Joining Forefront TMG to a Domain or Workgroup…

It’s been always a big question whether the firewall protecting the network should be joined to the Active Directory domain or not? There are so many arguments going on around this topic. In this post, I am focusing more on Forefront Threat Management Gateway 2010 as our firewall and we are going to discuss the pros and cons of adding it to a domain or workgroup.

Type of Installation



  • More control for user access in forward and reverse proxy scenario.
  • Applying Group Policy settings on the TMG server from the central DC and therefore hardening the server running our firewall.
  • Using Kerberos authentication when publishing different servers and therefore increasing the security.
  • Support for authentication using client certificates as the main method of authentication.
  • In case the TMG server is in the perimeter network separated from the internal network by another firewall, there should be more ports open on that firewall to allow the communication between the DC and the TMG.
  • If the firewall is compromised, the directory services might not be affected.
  • Even if Active Directory is compromised, the firewall might not be compromised because it isn’t part of the domain.
  • Doesn’t give you the ability to use the domain users and accounts to be used in integration with the TMG.
  • Client certificates can not be used as the main method of authentication.
  • User accounts are created on the firewall itself to allow intra-server communication.
  • Doesn’t support Active Directory Group Policy.
  • TMG client authentication requires account mirroring on TMG

What mentioned above was just a pretty simple comparison which can be found everywhere. But now I want to extend this discussion by first clarifying whether the domain controller and our AD environment will be at risk if we add the TMG to the domain and make it a domain member server. I personally believe in a simple configuration, joining a TMG server to the domain could expose the network to some sort of security risks and depending on the knowledge of the attacker, there could be further attacks on the domain controller and also the other services.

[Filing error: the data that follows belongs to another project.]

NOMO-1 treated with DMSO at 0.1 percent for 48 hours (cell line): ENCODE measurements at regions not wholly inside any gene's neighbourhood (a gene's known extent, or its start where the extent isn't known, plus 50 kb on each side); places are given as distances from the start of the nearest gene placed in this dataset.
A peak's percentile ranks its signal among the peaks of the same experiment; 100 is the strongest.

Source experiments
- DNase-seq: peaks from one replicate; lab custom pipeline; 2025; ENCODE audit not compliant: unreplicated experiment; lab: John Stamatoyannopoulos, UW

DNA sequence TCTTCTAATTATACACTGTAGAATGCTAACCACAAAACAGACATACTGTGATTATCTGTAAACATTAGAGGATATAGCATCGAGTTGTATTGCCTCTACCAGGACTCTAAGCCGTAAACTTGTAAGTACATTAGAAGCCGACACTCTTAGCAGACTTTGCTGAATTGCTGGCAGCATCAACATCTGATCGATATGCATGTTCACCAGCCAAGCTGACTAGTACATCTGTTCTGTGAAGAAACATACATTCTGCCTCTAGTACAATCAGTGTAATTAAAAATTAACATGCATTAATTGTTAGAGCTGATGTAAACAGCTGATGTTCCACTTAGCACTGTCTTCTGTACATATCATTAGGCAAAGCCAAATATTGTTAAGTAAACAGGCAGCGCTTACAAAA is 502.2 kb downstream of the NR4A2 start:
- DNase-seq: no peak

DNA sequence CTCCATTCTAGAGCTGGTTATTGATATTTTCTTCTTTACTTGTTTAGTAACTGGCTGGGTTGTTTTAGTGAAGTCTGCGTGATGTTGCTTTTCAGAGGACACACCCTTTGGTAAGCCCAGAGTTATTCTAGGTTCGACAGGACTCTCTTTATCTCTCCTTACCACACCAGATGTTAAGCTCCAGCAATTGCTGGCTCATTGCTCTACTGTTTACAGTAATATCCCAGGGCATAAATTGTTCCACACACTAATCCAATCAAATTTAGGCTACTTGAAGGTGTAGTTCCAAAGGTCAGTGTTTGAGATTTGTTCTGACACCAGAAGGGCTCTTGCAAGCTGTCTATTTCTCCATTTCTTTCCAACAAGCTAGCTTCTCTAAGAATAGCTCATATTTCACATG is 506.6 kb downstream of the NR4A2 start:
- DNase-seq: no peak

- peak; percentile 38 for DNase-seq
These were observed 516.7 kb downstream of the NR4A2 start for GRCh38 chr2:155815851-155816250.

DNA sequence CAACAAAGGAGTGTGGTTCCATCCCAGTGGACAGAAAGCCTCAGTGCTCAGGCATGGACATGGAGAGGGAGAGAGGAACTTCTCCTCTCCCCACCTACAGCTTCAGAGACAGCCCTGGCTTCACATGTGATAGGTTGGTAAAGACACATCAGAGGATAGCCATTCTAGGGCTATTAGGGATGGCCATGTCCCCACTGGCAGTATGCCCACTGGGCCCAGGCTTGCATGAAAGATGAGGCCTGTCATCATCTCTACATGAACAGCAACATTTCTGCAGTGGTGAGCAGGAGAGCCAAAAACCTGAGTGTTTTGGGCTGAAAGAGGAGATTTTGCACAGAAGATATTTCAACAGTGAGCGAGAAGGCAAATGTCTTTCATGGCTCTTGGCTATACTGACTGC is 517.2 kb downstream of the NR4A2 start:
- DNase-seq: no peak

This type of attack usually happens when there is only one layer of TMG firewall between the outside network and the internal network. In a two-level TMG firewall design, we will have more flexibility playing around with the rules inside TMG. In a two-level firewall or what we call as a back-to-back firewall design we can join the front-end TMG firewall to the domain so that we can make use of all the domain features for the clients connecting to the front-end TMG. We also can join our back-end TMG firewall to a workgroup. In this case even if the front-end TMG is owned by an attacker, there still will be a back-end TMG a head of the attacker to get to the main network and the DC.